HIV - Prevention Expert Forum
Risk of Infection If Undetectable?
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This forum is limited to prevention of HIV and to safe sex in general. All questions will be answered by H. Hunter Handsfield, M.D. or Edward W Hook, MD.

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Risk of Infection If Undetectable?

I am very anxious and am hoping you can help.

I am 33 years old and HIV+.  I have been undetectable for over 10 years with a VERY strict adherence to my medical treatment.  I get regular medical exams with my doctor (every 3 months) and have never had a detectable viral load after I started treatment.  I have no other STI's and am otherwise perfectly healthy.

I started dating someone who is HIV- and we have had unsafe anal and oral sex. We have had anal sex with no condom approximately 5-6 times where I was the top.  However, I have NEVER *** in his mouth or his rectum.

He told me he had blood in his stool after one of our experiences and I am worried about his risk of infection.  Although I never came inside of his mouth or rectum, I do precum.

What are his chances of being infected?
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  Congratulations on the success of your therapy.  It is great to hear.

Regarding your potential infectivity for your HIV negative partner, there are no sure answers.  Let me tell you what we know:

1.  The likelihood of transmitting infection to your partner would vary with your viral load.  In studies done in Africa (there have never been studies of this sort done in the US), the data show that the higher the viral load, the more likely transmission is to occur.  With undetectable viral loads in Africa, sexual transmission was very, very rare.  (another caveat to these data is that the data are all for heterosexual intercourse.   There are currently studies underway to evaluate how risk for transmission changes with therapy
2.  Even in persons with non-detectable viral loads in blood, studies show that virus may be present in genital secretions (they do not differentiate between pre-ejaculatory fluid and ejaculate)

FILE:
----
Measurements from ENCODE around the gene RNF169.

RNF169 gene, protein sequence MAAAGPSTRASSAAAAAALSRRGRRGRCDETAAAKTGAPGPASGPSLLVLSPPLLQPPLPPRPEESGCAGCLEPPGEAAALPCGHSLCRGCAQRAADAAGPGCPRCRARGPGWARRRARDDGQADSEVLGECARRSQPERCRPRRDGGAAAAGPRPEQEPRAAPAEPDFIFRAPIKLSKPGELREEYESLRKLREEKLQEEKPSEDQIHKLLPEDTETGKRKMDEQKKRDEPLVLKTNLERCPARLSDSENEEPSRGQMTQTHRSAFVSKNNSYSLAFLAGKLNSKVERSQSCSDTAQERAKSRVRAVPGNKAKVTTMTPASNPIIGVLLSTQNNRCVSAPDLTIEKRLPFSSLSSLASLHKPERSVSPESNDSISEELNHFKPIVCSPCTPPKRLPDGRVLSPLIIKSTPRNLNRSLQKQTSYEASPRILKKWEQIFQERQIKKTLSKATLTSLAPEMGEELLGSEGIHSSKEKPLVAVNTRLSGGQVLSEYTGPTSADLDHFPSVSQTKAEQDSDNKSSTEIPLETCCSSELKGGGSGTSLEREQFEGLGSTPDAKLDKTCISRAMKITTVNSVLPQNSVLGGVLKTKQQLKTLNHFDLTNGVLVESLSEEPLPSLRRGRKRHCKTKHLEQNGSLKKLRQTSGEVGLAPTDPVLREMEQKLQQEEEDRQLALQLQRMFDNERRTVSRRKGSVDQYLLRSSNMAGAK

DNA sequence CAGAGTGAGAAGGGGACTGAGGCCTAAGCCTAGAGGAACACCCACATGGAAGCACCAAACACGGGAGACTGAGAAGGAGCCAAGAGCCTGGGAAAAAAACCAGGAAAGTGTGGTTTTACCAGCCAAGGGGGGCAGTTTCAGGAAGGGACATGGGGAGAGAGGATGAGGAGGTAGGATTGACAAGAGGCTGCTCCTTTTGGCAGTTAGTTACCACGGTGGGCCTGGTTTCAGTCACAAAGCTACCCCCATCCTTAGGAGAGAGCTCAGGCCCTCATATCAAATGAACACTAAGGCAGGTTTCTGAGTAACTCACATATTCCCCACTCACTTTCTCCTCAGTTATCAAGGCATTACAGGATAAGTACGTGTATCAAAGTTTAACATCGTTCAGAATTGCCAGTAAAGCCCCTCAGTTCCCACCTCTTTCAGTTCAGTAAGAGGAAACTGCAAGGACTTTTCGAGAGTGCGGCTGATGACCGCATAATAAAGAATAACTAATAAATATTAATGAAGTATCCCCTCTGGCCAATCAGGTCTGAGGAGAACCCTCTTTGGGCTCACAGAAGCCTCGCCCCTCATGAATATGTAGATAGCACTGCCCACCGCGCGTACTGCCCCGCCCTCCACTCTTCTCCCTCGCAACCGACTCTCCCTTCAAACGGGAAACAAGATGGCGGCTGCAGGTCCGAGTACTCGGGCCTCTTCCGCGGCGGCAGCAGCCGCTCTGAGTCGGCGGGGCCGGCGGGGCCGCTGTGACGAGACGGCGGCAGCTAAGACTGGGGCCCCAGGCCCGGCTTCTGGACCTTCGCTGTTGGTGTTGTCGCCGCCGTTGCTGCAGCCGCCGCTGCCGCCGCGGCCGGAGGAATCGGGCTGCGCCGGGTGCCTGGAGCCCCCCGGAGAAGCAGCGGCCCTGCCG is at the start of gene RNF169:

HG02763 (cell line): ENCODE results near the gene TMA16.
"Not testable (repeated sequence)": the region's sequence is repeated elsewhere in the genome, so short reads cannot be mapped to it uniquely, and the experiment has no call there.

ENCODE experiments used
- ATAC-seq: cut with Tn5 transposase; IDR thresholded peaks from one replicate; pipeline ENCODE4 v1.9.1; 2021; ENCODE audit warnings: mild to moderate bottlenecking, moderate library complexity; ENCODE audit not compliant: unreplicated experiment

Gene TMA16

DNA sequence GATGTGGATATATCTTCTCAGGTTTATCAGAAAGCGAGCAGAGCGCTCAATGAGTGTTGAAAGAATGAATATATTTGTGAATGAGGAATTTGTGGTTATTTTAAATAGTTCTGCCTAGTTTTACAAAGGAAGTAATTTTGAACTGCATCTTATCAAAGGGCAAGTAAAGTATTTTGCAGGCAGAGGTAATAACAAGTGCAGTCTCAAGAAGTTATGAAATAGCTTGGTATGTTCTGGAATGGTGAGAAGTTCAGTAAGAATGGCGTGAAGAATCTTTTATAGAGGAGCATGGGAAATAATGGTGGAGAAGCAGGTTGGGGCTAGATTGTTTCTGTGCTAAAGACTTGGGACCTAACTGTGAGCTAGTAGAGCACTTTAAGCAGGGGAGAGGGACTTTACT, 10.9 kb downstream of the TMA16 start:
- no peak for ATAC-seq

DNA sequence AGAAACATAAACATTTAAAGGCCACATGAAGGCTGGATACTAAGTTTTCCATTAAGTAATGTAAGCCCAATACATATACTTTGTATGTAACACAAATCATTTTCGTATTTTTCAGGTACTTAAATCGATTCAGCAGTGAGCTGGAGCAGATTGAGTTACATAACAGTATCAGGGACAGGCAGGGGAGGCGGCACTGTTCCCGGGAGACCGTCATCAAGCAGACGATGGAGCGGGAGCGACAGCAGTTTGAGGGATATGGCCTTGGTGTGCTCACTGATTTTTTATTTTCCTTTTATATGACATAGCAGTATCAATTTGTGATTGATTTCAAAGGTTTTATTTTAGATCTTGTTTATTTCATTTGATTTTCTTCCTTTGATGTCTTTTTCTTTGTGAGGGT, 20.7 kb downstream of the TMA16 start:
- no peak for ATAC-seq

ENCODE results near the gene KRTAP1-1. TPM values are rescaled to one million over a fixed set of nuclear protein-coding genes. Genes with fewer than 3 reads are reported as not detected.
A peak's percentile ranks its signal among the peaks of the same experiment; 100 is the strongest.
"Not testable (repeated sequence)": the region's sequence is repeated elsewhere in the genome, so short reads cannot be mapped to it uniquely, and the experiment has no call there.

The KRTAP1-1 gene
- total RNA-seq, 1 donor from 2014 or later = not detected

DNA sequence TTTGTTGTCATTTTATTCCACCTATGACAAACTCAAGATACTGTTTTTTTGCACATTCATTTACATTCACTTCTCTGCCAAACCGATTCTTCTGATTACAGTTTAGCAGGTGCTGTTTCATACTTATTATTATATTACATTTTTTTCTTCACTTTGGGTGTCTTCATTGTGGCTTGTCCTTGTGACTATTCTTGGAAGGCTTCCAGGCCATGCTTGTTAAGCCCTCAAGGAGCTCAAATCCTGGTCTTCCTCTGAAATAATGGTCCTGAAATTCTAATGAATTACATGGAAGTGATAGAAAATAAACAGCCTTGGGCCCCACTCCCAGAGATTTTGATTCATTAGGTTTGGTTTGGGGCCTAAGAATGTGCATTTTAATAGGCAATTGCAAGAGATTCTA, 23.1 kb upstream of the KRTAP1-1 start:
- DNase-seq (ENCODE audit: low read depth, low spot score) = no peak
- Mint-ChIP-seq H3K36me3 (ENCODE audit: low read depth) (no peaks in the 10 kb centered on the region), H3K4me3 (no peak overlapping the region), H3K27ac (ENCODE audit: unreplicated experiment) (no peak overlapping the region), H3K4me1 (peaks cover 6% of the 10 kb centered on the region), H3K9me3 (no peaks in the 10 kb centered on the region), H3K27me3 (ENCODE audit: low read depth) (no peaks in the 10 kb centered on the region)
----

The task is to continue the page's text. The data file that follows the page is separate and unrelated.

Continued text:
3.  You are asking about ano-genital sex and the data are for heterosexual genital sex.   This is important since the risk of transmission is higher for anal sex (transmission estimate is 1 in 100 exposures)  than it is for heterosexual genital-genital sex (estimated risk is 1 in 1000 exposures)).
4.  If either of you have any inflammation present, the risk of transmission goes up.  The reason I bring this up is your mention of some blood from your partner.

Each of these points I made comes from different studies.  No one has put all of the pieces together.  Thus, to summarize, I would say that for you to have unprotected sex with your partner, despite your wonderful response to therapy, there still is some risk to him of getting infected.  The risk of transmission will be about 100 times higher for rectal sexual contact than for oral sex.  My recommendation is that barrier protection should be used, particularly for rectal sex.  I suspect that is not what you were hoping to hear but it si best advice I can give you.  Hope it helps.  EWH
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H. Hunter Handsfield, M.D.Blank
University of Washington
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Edward W Hook, MDBlank
University of Alabama at Birmingham
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